Who is this who even forgives sins?
In our Gospel story for this morning I think we would like to think of ourselves as Jesus.
The truth is that far too often we are more like the Pharisees.
Too often we are the ones who are looking with judgmental eyes on those around us.
Too often we are able to see the grace of God in our lives but are unable to allow its possibility in the lives of others.
We seem unable to believe that Jesus forgives sins.
Big sins and small sins.
What we end up with is a Church filled not with followers of Jesus Christ who are ready, willing, and able to see the wonder and beauty in God’s grace offered to all, but instead we end up with a Church filled with hypocrites.
Last week I was reading the book “what’s so amazing about Grace” by Phillip Yancey.
He tells the story of a prostitute who is down on her luck.
In desperation she goes to church to ask for help.
She tells the minister that she needs money so bad that she has been renting out her two year old daughter to men with sexual perversions.
The minister then suggest that perhaps she should come to church.
The woman looks him in the eye and says, “Church why would I go to church I feel bad about myself already.”
She knows that people at Church would judge her.
That Church is no place to find God’s grace.
That is sad to me.
And I know it is sad to many of you.
Jesus this morning teaches us by his actions and through a parable that there is no sin that cannot be forgiven.
In fact, the bigger the sin that is forgiven the greater the love one shows in their own lives.
“The one to whom little is forgiven, loves little.”
This is what Church should be a place for sinners to come.
It is a place for the imperfect people of the world.
If you are perfect then you have no need to be here this morning.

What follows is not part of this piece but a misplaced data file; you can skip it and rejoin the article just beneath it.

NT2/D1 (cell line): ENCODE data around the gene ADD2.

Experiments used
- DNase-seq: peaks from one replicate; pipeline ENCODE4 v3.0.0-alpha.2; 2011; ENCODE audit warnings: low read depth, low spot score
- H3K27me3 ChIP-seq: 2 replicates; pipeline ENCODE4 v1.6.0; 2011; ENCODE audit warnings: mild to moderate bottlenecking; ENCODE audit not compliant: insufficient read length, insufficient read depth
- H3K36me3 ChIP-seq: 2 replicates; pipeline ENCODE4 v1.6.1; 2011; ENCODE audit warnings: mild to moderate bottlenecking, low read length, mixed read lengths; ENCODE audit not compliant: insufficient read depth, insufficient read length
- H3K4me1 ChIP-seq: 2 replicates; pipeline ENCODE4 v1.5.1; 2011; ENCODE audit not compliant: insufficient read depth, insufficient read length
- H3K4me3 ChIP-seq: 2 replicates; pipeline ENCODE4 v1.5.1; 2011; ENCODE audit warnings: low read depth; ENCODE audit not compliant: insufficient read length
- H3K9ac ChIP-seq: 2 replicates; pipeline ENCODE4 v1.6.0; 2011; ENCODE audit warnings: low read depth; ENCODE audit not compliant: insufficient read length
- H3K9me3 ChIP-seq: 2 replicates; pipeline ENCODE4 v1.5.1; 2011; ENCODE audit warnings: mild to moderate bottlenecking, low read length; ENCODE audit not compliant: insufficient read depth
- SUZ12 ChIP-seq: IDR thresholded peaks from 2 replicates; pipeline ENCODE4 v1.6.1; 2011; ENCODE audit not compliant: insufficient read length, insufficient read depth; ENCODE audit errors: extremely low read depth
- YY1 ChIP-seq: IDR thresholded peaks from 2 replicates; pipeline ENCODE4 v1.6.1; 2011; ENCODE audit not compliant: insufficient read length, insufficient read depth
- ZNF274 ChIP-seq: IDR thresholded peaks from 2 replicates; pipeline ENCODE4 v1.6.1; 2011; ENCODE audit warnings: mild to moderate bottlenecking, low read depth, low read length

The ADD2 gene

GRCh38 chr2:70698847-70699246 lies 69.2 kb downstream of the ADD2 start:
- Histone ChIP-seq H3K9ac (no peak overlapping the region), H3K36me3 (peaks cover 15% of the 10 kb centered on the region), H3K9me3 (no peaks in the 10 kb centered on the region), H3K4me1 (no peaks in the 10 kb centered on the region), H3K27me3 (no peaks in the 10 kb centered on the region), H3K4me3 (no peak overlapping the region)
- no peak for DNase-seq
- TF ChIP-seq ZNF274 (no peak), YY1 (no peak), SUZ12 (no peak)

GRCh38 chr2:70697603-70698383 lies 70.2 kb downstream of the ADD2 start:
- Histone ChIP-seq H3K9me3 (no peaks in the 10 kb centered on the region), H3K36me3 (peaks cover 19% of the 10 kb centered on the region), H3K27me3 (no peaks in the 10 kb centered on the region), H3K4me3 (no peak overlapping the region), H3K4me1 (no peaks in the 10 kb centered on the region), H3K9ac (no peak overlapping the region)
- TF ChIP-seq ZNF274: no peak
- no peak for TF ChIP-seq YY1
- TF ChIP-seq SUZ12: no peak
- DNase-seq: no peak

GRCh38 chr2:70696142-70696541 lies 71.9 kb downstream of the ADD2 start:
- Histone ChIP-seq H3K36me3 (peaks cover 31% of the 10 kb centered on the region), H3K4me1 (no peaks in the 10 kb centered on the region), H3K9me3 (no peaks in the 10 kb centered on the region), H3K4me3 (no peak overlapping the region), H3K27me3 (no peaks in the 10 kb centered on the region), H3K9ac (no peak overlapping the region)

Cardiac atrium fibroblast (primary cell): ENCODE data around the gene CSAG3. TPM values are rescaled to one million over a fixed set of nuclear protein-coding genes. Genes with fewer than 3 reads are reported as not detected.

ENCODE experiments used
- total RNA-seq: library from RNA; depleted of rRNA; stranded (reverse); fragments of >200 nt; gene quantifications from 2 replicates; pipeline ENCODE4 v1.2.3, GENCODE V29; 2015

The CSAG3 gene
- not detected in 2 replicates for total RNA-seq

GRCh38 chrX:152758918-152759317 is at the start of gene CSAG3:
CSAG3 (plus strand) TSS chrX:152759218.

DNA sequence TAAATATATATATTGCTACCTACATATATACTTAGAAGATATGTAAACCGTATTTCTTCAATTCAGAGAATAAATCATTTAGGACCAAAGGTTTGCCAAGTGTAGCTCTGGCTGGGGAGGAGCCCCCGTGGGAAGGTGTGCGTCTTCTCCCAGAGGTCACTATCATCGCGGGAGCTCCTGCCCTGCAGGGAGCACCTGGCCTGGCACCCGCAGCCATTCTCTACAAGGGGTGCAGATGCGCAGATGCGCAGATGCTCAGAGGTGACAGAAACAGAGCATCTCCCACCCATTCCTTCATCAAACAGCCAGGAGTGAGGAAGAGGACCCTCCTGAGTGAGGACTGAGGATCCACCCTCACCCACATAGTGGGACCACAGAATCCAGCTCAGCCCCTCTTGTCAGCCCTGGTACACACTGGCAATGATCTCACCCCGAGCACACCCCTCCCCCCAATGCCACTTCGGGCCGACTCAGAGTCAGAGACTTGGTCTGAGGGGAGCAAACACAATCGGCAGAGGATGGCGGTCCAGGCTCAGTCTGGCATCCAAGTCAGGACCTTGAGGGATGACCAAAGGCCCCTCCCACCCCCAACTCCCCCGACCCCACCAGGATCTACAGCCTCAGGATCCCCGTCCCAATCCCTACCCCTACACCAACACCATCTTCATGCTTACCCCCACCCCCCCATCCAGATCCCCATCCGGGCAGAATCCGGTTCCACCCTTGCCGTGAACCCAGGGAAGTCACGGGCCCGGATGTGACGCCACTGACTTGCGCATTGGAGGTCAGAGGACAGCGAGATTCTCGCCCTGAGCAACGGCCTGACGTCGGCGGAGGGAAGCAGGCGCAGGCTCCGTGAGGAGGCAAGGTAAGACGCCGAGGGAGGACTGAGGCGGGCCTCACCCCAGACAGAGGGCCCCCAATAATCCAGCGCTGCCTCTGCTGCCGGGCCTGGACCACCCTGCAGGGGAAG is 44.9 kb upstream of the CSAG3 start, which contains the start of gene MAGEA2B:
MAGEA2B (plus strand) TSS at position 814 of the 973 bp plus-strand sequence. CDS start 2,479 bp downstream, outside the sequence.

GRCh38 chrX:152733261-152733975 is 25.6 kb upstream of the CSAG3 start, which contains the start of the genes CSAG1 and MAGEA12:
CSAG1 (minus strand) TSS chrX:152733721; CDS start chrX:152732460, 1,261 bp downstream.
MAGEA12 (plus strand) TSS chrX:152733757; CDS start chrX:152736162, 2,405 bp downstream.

This is the place we come to hear again that God forgives our sins.
However great they are God forgives them.
We have trouble with that because we like to play judge.
We like to have God measure up to our standards, and our idea of what is fair and just.
So grace gets put on the back burner for our righteous indignation.
I have a friend who was teaching and introduction to Christian history class at St. John’s University in Queens.
He asked me to come and give a lecture on Lutheranism.
I told the class that Luther’s great idea was that we are saved only by God’s grace and nothing else.
I asked the class to name some things that someone might do that would turn God grace away from them.
No I said God can forgive murder.
No God can forgive rape.
No God can forgive suicide.
I just want to be clear I am not saying that anyone should do any of these things.
I am not saying God wants us to do any of these things.
I am simply saying that God’s mercy and forgiveness does not conform to our view of what God should do.
Clearly the Pharisees thought that if Jesus was a true prophet he would have known what kind of woman this was that was washing his feet with her tears and hair.
But it was preciously because Jesus knew what kind of woman she was that he was welcoming her to the table.
Jesus was showing us the mercy of God.
Jesus was showing us the depths of God’s forgiveness.
After the lecture one of the students came up to me and said, “I think that was a bunch of hooey of course we need to act right for God to love us.”